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CT designed (Bespoke) Facial Implants

Dr. Yaremchuk has innovated the use of custom facial implants for both aesthetic and reconstructive indications. Precise measurements obtained from CT scans allow Dr. Yaremchuk to design implants unique for the patient. These Computer Aided Designed (CAD) and Computer Aided Manufactured (CAM) or CAD/CAM implants are especially useful for patients with significant asymmetry and for patients who have had orthognathic surgery and are left with noticeable contour irregularities. Nuanced design not possible with "off the shelf" implants is possible with CAD/CAM implants. 

Indications and Advantages of CAD/CAM Implants

CAD/CAM provides added sophistication to facial implant surgery. It provides three dimensional, millimeter accuracy in implant design and manufacturing specific to the facial skeleton being addressed. This precision potentially minimizes or eliminates limitations intrinsic to the use of "off the shelf" implants and asymmetry of the facial skeleton. CAD/CAM implants are custom made or BESPOKE for the individual patient.

CAD/CAM implants are ideal for patients with significant facial asymmetry.Asymmetries are three dimensional. They can be thought of as twists of the skeleton. As demonstrated in figure 1  CT Figure 1

Figure 1 – Three dimensional of facial skeleton showing complex asymmetry.

The asymmetry in the mandible is more than an asymmetry in lower facial width. Note the difference in ramus height and border inclination. These implants are also useful to correct skeletal contour irregularities that result after orthognathic surgery. Please see Figure 2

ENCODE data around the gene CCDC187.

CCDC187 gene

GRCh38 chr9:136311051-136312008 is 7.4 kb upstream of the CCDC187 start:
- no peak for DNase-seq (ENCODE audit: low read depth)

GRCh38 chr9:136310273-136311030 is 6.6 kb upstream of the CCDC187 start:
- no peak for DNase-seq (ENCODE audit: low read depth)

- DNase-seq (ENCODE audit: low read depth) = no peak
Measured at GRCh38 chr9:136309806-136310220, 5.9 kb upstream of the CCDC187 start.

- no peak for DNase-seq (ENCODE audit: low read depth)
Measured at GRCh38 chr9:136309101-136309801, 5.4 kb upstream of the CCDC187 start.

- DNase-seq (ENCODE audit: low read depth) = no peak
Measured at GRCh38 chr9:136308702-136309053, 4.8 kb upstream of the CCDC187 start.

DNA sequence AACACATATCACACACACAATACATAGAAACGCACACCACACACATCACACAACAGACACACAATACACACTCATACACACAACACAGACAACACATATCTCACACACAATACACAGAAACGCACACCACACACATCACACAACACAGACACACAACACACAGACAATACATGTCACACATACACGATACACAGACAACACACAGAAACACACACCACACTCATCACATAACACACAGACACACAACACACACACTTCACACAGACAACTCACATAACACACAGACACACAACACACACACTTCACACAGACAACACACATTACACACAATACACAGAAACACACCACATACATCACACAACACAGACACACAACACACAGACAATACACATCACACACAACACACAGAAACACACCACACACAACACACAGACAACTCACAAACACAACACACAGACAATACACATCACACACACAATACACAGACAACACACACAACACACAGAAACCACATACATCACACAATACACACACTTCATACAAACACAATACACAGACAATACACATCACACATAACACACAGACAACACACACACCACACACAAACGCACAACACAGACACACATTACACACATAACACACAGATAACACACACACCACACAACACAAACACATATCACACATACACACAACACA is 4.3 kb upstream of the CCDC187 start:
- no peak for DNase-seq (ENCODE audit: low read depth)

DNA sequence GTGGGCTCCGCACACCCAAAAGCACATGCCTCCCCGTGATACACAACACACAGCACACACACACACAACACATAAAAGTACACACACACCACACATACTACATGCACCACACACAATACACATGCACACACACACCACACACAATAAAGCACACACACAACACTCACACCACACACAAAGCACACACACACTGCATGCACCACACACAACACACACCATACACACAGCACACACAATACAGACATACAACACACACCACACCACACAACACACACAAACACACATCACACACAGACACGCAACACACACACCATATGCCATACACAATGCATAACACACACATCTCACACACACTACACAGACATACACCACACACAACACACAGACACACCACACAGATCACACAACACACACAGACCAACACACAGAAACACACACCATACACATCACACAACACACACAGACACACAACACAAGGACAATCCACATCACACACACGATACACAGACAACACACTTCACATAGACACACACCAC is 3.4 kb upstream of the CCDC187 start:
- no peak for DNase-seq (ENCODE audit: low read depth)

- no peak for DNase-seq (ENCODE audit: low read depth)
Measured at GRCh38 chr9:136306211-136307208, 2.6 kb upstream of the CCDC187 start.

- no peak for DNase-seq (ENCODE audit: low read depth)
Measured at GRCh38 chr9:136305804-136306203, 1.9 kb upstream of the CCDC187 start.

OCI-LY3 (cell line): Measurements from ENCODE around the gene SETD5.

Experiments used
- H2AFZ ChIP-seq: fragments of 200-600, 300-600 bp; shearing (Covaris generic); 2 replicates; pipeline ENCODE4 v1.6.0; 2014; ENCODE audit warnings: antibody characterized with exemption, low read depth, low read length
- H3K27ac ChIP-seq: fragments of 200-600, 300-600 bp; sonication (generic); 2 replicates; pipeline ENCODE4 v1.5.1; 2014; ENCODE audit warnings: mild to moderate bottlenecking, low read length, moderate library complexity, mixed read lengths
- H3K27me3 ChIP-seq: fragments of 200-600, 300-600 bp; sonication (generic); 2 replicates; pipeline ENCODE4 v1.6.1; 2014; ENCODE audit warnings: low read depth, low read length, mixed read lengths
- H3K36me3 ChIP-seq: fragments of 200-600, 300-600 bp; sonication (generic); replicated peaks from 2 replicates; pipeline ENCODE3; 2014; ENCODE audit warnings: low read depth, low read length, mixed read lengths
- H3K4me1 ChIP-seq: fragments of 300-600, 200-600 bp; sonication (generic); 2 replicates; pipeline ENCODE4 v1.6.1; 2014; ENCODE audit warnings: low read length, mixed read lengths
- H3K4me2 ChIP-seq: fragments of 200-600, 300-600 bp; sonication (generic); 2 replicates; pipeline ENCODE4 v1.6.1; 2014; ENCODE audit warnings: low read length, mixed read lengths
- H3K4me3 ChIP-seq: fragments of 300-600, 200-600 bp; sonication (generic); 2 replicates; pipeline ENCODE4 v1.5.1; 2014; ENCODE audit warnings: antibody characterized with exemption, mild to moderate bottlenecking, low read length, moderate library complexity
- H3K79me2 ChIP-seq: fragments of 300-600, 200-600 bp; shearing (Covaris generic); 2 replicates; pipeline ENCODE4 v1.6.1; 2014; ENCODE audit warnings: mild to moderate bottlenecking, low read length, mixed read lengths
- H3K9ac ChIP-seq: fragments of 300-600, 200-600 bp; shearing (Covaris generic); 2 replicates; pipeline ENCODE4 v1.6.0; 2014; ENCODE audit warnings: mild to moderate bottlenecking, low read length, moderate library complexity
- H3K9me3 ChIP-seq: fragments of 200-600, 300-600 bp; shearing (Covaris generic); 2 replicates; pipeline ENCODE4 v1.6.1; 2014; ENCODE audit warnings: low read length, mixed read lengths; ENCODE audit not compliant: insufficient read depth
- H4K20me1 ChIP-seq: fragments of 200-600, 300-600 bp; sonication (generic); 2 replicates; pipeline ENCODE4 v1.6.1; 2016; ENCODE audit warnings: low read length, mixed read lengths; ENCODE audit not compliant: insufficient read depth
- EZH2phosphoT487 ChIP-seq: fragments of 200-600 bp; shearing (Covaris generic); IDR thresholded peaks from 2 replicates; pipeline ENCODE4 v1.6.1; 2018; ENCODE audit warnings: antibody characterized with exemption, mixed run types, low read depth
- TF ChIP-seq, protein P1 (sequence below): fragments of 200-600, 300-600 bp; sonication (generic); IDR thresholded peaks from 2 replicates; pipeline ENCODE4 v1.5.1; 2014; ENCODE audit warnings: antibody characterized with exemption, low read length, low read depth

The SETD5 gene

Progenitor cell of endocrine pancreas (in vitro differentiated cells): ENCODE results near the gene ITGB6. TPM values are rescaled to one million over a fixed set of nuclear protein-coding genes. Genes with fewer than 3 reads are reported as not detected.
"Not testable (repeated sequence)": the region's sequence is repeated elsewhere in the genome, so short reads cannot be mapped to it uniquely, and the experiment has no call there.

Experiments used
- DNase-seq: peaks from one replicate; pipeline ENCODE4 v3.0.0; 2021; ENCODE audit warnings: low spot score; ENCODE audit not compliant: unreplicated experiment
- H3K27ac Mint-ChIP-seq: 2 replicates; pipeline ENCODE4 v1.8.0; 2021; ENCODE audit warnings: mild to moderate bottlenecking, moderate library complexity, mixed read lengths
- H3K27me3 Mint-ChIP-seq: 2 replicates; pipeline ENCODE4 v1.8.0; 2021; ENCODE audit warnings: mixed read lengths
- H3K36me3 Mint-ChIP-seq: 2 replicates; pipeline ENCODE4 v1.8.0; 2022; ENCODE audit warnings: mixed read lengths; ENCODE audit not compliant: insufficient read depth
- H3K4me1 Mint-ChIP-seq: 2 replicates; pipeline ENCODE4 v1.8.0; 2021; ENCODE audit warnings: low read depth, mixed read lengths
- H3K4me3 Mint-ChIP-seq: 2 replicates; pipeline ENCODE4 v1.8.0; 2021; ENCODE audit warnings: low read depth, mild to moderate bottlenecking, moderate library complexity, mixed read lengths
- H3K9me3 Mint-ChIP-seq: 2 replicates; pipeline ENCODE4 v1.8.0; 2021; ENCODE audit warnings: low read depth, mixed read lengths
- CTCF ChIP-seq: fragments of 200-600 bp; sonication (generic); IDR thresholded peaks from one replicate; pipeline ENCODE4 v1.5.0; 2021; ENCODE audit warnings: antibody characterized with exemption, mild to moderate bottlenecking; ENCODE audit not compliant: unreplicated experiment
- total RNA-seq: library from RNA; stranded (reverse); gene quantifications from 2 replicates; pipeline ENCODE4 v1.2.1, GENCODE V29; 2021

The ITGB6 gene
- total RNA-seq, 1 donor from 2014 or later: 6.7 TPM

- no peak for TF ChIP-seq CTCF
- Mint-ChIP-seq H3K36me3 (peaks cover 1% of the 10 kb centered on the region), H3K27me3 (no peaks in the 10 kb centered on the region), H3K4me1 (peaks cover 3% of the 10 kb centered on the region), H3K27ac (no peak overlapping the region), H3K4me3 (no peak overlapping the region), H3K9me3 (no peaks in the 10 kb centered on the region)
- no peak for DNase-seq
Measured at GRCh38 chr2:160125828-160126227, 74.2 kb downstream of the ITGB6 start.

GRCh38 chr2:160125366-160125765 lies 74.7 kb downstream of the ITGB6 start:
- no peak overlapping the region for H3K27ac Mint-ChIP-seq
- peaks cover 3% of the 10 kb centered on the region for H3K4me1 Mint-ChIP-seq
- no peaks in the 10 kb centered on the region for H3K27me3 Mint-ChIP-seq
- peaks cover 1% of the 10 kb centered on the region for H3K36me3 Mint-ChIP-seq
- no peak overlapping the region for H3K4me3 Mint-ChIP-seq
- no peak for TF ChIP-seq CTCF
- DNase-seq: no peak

Nuanced design is not possible with “off the shelf” implants, but is possible with CAD/CAM implants. Note the three dimensional change in the chin as well as correction of asymmetry in mandible body shown in the design shown in Figure 2.

 CT Figure 2

Figure 2 – CAD/CAM implant allows desired width, vertical elongation and sagittal projection of chin as well as correcting body asymmetry.

The precise fit of the CAD/CAM implant to the underlying skeletal contour makes for a more predictable result. A fundamental technical problem is placing bilateral implants in similar postions on opposite sides of the face as shown in the figure 3 here:  CT Figure 3

Figure 3

Remote incisions routinely provide limited access and therefore limited exposure of the areas to be augmented. Furthermore, the surgeon never has the ability to see the position of both implants in a single view. CAD/CAM implants are made to augment precisely defined areas of the facial skeleton making implant positioning less problematic. These implants can also be designed with registration features, for example, a flange on a malar implant that rests on the infraorbital rim or on the superior edge of the zygomatic arch.  CT Figure 4

Figure 4 – CAD/CAM implant design. Registration features allow symmetric placement.

Custom implants are designed to avoid any gaps between the posterior surface of the implant and the anterior surface of the skelton as shown in this figure 5.  CT Figure 5

Figure 5

Gaps are unavoidable when using off the shelf implants.These gaps add to the effective projection of the implant. A 2mm gap beneath a 3mm implant will result in an unanticipated 5mm in effective projection. An implant designed and manufactured to have its posterior surface mirror that of the underlying skeleton will avoid that unanticipated contour result.

Implant Development

CT scans are obtained provide DICOM data. Digital Imaging and Communication in Medicine (DICOM) is a standard for handling, storing, printing, and transmitting information in medical imaging. This data is used to create a 3D model of the facial skeleton or a 3 dimensional image.The three dimensional model allows the surgeon to craft with clay the desired implant configuration, The clay is then used as a prototype for the implant design (figure 6).  CT Figure 6